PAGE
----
The Thuli Bheri is actually less committing than you might imagine, as a major trail follows the river along its entire length. A seemingly unbroken chain of brightly adorned ponies, mules and donkeys continuously plods along this highway, lugging rice and salt up the valley. This meant that rudimentary food and shelter was available in villages and huts, had we wanted it. However, we’d made the decision to ‘wild camp’ away from the trail and to cook for ourselves; partly to avoid being over-run by hordes of nauseatingly cute inquisitive children (not that this worked), partly to avoid stomach complaints (this didn’t work either) but mainly because Kevin fancies himself as the love child of Ray Mears and Bear Grylls. The first night’s camp set the template for the trip. Firstly, our kayaks would be emptied, yielding enough expensive gizmos to stock a sizeable outdoor shop. Next, we would scrabble to stake out the sleeping spot least infested by donkey dung. Kevin would then conjure up an impressively complex hearth from rocks, twigs and (we suspected) donkey dung, and we’d commence cooking. Is it appropriate to categorise pouring boiling water into a sachet of colourless lumpy powder as ‘cooking’? The resulting ‘meals’ provided the main focus of conversation for the rest of the evening, as we hotly debated what precisely it might be that we were eating and whose meal tasted the worst. Incidentally, any leftover discussion time would be devoted to evaluating toilet visits, with ‘movements’ rated on an ascending scale of 1 (suffering from amoebic dysentery) to 10 (passing breeze blocks). When the first stars were lit above the valley, we would already be dozing off in our bivvy bags.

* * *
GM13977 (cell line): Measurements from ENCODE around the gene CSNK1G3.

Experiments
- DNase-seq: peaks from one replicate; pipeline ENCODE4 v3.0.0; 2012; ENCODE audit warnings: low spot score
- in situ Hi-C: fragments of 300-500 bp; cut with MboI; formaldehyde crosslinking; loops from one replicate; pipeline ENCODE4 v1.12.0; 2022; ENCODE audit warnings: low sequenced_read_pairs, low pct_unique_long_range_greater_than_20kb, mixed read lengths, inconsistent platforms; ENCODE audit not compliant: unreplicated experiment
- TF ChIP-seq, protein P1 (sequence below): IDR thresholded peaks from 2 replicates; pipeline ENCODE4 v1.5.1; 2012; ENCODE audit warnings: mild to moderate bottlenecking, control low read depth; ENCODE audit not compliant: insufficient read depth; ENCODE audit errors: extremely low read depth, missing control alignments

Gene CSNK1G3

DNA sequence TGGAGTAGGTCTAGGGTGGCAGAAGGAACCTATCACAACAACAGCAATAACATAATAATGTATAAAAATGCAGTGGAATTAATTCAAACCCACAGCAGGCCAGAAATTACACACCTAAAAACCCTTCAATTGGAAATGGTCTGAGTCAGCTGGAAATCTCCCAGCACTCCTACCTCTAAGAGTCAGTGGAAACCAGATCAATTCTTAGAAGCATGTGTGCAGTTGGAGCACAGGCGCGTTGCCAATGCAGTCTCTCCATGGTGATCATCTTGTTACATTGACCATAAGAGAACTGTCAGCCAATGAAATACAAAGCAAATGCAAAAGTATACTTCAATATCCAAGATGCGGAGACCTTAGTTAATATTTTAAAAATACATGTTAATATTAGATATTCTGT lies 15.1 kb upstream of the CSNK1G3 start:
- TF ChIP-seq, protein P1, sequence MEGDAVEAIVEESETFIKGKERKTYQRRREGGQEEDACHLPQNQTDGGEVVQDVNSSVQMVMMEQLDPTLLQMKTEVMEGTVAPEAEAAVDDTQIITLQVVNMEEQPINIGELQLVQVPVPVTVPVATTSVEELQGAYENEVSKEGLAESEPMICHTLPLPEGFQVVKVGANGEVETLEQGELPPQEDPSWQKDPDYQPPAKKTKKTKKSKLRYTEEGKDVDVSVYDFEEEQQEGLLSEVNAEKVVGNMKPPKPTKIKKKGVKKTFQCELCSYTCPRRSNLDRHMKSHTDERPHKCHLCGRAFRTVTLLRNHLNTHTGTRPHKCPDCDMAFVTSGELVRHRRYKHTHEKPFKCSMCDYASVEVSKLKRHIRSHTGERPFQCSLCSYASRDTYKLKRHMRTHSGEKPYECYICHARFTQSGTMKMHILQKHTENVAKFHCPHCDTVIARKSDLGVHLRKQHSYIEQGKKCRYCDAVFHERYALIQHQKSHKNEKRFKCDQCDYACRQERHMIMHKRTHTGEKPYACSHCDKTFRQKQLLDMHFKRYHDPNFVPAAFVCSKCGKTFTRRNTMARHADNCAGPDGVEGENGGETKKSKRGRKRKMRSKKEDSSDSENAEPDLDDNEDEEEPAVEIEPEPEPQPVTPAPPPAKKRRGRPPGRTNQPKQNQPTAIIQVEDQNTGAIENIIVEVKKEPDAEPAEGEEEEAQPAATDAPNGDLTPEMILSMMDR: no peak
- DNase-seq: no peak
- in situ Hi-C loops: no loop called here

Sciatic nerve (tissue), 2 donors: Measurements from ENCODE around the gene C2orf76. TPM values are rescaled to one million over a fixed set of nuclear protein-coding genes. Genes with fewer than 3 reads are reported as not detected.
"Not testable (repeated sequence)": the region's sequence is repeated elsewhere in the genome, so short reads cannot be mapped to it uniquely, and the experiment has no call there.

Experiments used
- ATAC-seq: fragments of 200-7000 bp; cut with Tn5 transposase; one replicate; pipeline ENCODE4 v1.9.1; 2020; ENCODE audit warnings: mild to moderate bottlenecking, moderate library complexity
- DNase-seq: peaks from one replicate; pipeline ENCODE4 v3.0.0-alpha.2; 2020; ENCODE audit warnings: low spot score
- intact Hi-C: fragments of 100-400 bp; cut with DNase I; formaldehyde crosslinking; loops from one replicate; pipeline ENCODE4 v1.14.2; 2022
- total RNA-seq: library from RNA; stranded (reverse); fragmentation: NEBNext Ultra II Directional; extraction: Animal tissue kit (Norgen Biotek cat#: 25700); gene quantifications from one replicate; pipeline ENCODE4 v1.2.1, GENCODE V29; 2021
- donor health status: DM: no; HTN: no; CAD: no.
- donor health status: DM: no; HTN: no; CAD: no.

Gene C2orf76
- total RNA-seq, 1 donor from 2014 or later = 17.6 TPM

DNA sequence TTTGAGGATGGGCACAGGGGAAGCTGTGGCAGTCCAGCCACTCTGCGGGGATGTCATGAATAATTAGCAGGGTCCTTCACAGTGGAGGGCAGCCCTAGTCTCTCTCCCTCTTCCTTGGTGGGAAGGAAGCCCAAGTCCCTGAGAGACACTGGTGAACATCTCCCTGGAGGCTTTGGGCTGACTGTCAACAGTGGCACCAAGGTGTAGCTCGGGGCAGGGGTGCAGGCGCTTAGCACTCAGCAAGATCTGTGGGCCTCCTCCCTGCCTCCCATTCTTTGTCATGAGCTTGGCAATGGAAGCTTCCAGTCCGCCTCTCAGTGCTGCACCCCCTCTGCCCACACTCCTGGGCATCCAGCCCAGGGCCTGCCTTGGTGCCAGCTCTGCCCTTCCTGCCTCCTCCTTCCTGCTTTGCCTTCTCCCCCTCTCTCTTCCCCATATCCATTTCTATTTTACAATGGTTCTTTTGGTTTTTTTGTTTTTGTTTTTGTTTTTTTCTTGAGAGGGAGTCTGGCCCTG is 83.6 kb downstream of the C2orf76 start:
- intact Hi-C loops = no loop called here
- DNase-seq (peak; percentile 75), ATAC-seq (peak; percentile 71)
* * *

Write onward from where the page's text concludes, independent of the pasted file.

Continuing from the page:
Well, how about that river? I’m loathe to give too much away, because I simply wouldn’t do it justice and because if by any chance it sounds like your sort of thing, then you really must go paddle it and then you don’t want me spoiling it for you, do you? Suffice to say that the second day saw us descending through the ‘Golden Canyon’, and the name says it all. Were you to design the ultimate dream day of scenic continuous ‘read and run’ boating, with the occasional inspection or portage to stretch your legs, this is precisely what it would look like. The third day quickly degenerated into a contest to find out who could crane their neck the furthest whilst clinging to tiny eddies, as the river steepened alarmingly. Late in the day, communication meltdown lead to Jim nearly falling off a cliff whilst portaging and the team camping split apart on opposite banks of the river. The fourth day began almost restfully, as we hired porters to shoulder our kayaks around a few kilometres of river that crossed the threshold into ‘hero boating’ territory. Our idyllic stroll was quickly forgotten however, as we launched back into a Thuli Bheri that had accumulated a respectable amount of volume and power. As the day wore on, an excess of strenuous inspecting and portaging saw Matt crumple and almost give up on the whole thing, surprising to the rest of us as he was Scottish (and therefore Nails). His moment of weakness was explained when it turned out that he’s not actually a Scot but just lives in Scotland…